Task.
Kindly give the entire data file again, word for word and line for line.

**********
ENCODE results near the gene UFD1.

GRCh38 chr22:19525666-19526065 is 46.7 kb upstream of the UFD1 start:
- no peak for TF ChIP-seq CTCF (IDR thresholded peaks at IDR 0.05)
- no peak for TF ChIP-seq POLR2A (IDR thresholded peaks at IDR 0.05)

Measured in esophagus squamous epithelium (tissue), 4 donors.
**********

ENCODE results near the gene UFD1.

GRCh38 chr22:19525666-19526065 is 46.7 kb upstream of the UFD1 start:
- no peak for TF ChIP-seq CTCF (IDR thresholded peaks at IDR 0.05)
- no peak for TF ChIP-seq POLR2A (IDR thresholded peaks at IDR 0.05)

Measured in esophagus squamous epithelium (tissue), 4 donors.